THE PROMETHEUS PROJECT To Conclude Cleveland Orchestra's Centennial Season

THE PROMETHEUS PROJECT To Conclude Cleveland Orchestra's Centennial SeasonThe Cleveland Orchestra and Music Director Franz Welser-Möst announce further details of the The Prometheus Project festival. The festival will take place May 10-13 and May 17-19 at Severance Hall and is dedicated to the exploration of the music of Ludwig van Beethoven. Franz Welser-Möst offers a renewed interpretation and perspective on these groundbreaking works, rooted in a studied understanding of the composer's philosophy of politics and art. Following the Cleveland performances, The Prometheus Project will be presented on tour, May 24-28 at Vienna's Musikverein and June 2, 3, 5, 6, and 7 at Tokyo's Suntory Hall. A complete calendar listing of Cleveland, Vienna, and Tokyo dates can be found at the end of this release.

The Prometheus Project will examine Beethoven's music through the metaphor of Prometheus, a daring Greek Titan who defied Zeus to bestow on humanity the gift of fire. For Beethoven, this gift of fire represented the beginning of human civilization, the spark of creativity that has powered the imagination of generations, the warmth of justice and goodness, the fight for right, and individual freedoms.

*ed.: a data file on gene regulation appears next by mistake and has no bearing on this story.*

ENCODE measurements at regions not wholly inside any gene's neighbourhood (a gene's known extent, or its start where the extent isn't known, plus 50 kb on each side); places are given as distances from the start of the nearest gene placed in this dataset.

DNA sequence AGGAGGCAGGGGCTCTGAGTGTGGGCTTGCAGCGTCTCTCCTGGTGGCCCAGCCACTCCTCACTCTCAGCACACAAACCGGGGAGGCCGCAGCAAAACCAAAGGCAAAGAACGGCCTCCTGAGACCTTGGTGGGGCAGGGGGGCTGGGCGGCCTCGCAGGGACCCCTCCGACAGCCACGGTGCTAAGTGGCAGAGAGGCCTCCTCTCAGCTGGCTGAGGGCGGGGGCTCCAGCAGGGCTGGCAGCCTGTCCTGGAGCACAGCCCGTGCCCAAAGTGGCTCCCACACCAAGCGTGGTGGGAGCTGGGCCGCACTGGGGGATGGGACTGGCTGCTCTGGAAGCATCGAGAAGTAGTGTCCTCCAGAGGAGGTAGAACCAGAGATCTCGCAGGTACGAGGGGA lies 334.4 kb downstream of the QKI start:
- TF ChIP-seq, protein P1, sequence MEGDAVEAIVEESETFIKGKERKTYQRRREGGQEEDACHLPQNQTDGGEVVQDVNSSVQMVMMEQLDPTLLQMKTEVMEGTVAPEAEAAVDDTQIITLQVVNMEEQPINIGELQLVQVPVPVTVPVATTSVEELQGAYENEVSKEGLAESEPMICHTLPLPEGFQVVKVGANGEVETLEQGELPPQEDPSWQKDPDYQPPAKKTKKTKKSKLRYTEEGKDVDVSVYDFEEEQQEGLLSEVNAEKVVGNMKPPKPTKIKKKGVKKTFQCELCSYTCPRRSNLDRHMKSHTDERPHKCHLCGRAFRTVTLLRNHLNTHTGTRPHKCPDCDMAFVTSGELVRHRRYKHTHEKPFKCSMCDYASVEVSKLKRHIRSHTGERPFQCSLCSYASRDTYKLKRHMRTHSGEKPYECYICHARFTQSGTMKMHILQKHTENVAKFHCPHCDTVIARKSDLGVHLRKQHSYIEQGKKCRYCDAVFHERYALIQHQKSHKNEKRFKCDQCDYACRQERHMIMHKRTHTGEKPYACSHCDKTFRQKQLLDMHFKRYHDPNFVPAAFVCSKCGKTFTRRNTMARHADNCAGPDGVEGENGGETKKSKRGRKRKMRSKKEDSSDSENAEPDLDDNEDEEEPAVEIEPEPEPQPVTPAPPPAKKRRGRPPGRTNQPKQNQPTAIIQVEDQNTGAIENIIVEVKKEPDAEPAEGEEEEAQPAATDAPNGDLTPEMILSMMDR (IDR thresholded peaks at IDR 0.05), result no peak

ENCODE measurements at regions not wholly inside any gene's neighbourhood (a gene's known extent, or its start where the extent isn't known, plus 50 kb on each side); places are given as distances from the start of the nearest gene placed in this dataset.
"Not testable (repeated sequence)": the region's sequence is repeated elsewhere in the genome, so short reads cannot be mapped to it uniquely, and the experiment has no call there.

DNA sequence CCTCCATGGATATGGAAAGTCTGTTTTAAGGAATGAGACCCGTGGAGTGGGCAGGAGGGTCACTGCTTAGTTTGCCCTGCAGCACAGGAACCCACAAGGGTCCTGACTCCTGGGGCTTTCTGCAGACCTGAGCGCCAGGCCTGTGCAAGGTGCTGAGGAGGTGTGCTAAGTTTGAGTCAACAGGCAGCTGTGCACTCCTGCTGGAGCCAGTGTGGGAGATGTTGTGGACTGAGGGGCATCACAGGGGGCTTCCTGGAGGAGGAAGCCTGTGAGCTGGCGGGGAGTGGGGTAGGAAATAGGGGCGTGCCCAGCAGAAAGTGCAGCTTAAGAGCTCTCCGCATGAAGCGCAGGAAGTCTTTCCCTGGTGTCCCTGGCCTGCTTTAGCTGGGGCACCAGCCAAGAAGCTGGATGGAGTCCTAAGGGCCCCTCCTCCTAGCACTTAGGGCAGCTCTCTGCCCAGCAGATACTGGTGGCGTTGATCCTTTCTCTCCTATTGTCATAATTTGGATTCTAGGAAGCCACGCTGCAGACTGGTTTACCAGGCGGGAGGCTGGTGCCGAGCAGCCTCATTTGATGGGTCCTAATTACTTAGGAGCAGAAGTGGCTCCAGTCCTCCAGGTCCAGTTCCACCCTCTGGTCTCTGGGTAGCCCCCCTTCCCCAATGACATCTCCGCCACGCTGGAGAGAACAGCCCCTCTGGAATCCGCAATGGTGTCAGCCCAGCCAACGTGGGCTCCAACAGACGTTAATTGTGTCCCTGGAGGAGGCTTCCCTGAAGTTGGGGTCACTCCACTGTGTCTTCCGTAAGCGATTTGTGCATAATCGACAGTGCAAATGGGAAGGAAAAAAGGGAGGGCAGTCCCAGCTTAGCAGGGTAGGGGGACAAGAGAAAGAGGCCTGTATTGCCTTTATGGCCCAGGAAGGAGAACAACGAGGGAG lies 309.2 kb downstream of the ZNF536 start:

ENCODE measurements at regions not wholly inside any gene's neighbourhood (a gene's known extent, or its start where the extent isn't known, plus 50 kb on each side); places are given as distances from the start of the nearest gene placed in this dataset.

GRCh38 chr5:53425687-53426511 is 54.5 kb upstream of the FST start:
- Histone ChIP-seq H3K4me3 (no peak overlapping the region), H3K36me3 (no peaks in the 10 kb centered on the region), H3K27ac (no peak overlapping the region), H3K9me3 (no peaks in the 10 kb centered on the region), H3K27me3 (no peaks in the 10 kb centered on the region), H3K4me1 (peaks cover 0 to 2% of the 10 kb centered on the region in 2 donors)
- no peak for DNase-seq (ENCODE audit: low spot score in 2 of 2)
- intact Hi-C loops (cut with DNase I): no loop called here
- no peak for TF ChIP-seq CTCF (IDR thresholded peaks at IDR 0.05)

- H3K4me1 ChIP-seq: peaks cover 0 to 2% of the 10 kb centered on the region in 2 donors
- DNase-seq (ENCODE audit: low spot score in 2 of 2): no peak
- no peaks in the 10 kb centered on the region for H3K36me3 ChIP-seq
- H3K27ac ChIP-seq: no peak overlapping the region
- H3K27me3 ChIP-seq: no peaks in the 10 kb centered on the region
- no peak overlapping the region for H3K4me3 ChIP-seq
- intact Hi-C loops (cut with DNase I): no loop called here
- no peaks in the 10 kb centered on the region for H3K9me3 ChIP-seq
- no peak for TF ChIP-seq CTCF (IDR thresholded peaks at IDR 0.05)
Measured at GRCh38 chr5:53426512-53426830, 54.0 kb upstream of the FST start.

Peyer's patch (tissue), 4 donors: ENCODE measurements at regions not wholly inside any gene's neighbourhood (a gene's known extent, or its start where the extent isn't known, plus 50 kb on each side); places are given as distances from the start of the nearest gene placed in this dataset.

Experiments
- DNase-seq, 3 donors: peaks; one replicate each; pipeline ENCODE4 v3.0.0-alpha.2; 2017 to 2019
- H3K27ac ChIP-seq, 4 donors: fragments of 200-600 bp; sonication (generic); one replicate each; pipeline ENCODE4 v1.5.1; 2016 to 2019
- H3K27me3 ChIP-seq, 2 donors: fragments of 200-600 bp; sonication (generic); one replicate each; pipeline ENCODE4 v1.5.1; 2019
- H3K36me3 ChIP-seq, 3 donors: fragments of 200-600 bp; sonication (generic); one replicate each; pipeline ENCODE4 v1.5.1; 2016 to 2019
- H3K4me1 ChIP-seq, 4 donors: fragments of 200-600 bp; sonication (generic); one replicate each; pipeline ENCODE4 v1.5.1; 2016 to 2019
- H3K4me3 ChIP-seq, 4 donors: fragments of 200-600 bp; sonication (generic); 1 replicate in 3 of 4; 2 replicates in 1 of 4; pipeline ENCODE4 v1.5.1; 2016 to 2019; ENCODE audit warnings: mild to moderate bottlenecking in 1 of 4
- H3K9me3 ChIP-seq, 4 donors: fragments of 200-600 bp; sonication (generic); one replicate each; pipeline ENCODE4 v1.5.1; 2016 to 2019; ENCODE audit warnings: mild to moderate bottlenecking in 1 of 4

Welser-Möst said, "With The Prometheus Project, we are exploring Beethoven's thinking behind writing these works, at his belief in humanity's betterment, at what he wrote inside of his music, and between the notes. I am using the story of Prometheus as a metaphor and lens for what Beethoven was writing, not just in his symphonies, but across his lifetime, and throughout all of his music. With Prometheus as a focus, with this earnest and thoughtful approach, we can engage in a new way with audiences. When studying an exceptional figure like Beethoven, it is essential that we constantly look at new approaches to his work, to enliven and deepen our understanding of his genius."

"During our 100th season, we challenge the current trend that intellect is not to be prized. Civilization and society only move forward by tackling the big questions, by really thinking and debating what is good, and by fighting to make life better for everyone," said Welser-Möst. "Music, great music, is part of that discussion. Music distills philosophy into sound. Being popular or beautiful or half-interested is not sufficient. We need to teach people to be brave. It is important to know not just what you think, but why you think it. Music builds a framework for reflection and discussion."

Pre-Festival Beethoven Discussion

At the start of the festival, Franz Welser-Möst will take part in a conversation with Mark Evan Bonds. A professor of music at the University of North Carolina at Chapel Hill, Bonds is the author of After Beethoven: The Imperative of Originality in the Symphony and Music as Thought: Listening to the Symphony in the Age of Beethoven. The discussion will be held on the evening of Wednesday, May 9 in Reinberger Chamber Hall at Severance Hall. More details to be announced. For more information on Mark Evan Bonds and his scholarly books on music and Beethoven, please visit https://music.unc.edu/people/musicfaculty/mark-evan-bonds/.




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